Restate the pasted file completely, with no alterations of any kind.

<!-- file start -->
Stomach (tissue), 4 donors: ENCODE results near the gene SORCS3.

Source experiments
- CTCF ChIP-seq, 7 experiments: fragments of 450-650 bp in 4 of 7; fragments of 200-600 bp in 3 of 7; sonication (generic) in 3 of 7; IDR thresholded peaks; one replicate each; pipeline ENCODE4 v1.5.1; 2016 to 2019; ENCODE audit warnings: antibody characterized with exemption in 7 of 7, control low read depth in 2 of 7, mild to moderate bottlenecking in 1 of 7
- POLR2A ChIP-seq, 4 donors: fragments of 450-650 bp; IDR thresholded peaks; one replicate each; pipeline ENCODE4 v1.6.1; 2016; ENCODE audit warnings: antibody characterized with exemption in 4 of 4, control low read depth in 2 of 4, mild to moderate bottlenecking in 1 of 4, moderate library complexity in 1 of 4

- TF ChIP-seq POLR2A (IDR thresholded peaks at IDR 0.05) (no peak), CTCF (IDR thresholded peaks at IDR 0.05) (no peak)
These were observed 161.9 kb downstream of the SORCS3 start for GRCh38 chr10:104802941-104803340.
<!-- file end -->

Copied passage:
Stomach (tissue), 4 donors: ENCODE results near the gene SORCS3.

Source experiments
- CTCF ChIP-seq, 7 experiments: fragments of 450-650 bp in 4 of 7; fragments of 200-600 bp in 3 of 7; sonication (generic) in 3 of 7; IDR thresholded peaks; one replicate each; pipeline ENCODE4 v1.5.1; 2016 to 2019; ENCODE audit warnings: antibody characterized with exemption in 7 of 7, control low read depth in 2 of 7, mild to moderate bottlenecking in 1 of 7
- POLR2A ChIP-seq, 4 donors: fragments of 450-650 bp; IDR thresholded peaks; one replicate each; pipeline ENCODE4 v1.6.1; 2016; ENCODE audit warnings: antibody characterized with exemption in 4 of 4, control low read depth in 2 of 4, mild to moderate bottlenecking in 1 of 4, moderate library complexity in 1 of 4

- TF ChIP-seq POLR2A (IDR thresholded peaks at IDR 0.05) (no peak), CTCF (IDR thresholded peaks at IDR 0.05) (no peak)
These were observed 161.9 kb downstream of the SORCS3 start for GRCh38 chr10:104802941-104803340.